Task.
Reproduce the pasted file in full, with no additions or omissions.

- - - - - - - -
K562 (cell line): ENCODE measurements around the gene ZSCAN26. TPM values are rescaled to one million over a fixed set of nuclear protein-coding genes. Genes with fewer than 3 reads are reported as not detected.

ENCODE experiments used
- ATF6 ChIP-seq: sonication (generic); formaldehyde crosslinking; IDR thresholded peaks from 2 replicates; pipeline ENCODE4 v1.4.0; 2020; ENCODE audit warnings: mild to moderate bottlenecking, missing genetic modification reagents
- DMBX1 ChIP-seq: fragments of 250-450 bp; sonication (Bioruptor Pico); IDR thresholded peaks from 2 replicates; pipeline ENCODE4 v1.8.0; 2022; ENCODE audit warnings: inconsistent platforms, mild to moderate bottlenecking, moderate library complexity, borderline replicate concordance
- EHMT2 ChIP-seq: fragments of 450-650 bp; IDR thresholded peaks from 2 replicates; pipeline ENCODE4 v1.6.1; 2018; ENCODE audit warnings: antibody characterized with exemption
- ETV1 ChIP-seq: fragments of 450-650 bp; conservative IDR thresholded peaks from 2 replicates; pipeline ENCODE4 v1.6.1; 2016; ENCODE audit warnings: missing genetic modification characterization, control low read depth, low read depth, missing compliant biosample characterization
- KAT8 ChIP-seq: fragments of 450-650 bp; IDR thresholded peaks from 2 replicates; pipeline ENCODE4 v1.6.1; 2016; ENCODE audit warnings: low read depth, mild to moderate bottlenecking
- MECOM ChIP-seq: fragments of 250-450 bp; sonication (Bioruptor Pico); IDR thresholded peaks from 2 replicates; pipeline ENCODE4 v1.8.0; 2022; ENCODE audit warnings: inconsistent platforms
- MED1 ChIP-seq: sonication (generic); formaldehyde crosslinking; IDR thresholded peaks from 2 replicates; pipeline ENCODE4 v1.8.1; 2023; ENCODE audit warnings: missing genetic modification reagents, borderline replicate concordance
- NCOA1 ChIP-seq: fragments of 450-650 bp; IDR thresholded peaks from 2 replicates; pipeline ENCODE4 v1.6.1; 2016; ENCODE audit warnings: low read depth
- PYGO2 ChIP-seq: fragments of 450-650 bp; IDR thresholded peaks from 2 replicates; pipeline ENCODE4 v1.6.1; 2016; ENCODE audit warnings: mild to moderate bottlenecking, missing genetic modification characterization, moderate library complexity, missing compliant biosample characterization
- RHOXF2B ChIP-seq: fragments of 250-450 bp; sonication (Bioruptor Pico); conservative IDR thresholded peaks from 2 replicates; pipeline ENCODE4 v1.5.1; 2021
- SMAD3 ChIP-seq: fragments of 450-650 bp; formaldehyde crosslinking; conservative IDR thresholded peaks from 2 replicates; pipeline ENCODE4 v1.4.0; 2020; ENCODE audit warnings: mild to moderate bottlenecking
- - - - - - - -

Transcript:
K562 (cell line): ENCODE measurements around the gene ZSCAN26. TPM values are rescaled to one million over a fixed set of nuclear protein-coding genes. Genes with fewer than 3 reads are reported as not detected.

ENCODE experiments used
- ATF6 ChIP-seq: sonication (generic); formaldehyde crosslinking; IDR thresholded peaks from 2 replicates; pipeline ENCODE4 v1.4.0; 2020; ENCODE audit warnings: mild to moderate bottlenecking, missing genetic modification reagents
- DMBX1 ChIP-seq: fragments of 250-450 bp; sonication (Bioruptor Pico); IDR thresholded peaks from 2 replicates; pipeline ENCODE4 v1.8.0; 2022; ENCODE audit warnings: inconsistent platforms, mild to moderate bottlenecking, moderate library complexity, borderline replicate concordance
- EHMT2 ChIP-seq: fragments of 450-650 bp; IDR thresholded peaks from 2 replicates; pipeline ENCODE4 v1.6.1; 2018; ENCODE audit warnings: antibody characterized with exemption
- ETV1 ChIP-seq: fragments of 450-650 bp; conservative IDR thresholded peaks from 2 replicates; pipeline ENCODE4 v1.6.1; 2016; ENCODE audit warnings: missing genetic modification characterization, control low read depth, low read depth, missing compliant biosample characterization
- KAT8 ChIP-seq: fragments of 450-650 bp; IDR thresholded peaks from 2 replicates; pipeline ENCODE4 v1.6.1; 2016; ENCODE audit warnings: low read depth, mild to moderate bottlenecking
- MECOM ChIP-seq: fragments of 250-450 bp; sonication (Bioruptor Pico); IDR thresholded peaks from 2 replicates; pipeline ENCODE4 v1.8.0; 2022; ENCODE audit warnings: inconsistent platforms
- MED1 ChIP-seq: sonication (generic); formaldehyde crosslinking; IDR thresholded peaks from 2 replicates; pipeline ENCODE4 v1.8.1; 2023; ENCODE audit warnings: missing genetic modification reagents, borderline replicate concordance
- NCOA1 ChIP-seq: fragments of 450-650 bp; IDR thresholded peaks from 2 replicates; pipeline ENCODE4 v1.6.1; 2016; ENCODE audit warnings: low read depth
- PYGO2 ChIP-seq: fragments of 450-650 bp; IDR thresholded peaks from 2 replicates; pipeline ENCODE4 v1.6.1; 2016; ENCODE audit warnings: mild to moderate bottlenecking, missing genetic modification characterization, moderate library complexity, missing compliant biosample characterization
- RHOXF2B ChIP-seq: fragments of 250-450 bp; sonication (Bioruptor Pico); conservative IDR thresholded peaks from 2 replicates; pipeline ENCODE4 v1.5.1; 2021
- SMAD3 ChIP-seq: fragments of 450-650 bp; formaldehyde crosslinking; conservative IDR thresholded peaks from 2 replicates; pipeline ENCODE4 v1.4.0; 2020; ENCODE audit warnings: mild to moderate bottlenecking